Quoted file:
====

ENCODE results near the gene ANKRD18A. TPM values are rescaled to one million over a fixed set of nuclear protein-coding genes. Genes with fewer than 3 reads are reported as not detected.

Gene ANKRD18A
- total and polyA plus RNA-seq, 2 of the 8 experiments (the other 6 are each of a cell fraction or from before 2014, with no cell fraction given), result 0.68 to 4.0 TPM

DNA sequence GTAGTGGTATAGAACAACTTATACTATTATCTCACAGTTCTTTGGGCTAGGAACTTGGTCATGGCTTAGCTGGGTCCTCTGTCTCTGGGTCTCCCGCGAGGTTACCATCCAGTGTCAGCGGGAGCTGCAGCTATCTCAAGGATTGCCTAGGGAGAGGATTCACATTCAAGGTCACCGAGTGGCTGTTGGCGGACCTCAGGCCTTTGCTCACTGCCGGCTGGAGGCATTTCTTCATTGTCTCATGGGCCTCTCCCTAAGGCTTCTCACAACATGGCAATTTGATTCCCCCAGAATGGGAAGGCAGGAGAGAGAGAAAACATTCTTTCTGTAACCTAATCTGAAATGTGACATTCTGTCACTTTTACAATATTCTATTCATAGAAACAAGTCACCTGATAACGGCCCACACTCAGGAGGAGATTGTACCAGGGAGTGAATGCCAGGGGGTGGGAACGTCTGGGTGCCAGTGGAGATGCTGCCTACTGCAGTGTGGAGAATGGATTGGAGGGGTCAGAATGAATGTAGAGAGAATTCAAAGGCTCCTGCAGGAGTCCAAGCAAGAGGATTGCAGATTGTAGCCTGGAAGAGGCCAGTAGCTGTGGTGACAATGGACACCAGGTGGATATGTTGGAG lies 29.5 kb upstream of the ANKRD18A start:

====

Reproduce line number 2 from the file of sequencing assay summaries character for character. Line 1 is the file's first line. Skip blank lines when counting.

Gene ANKRD18A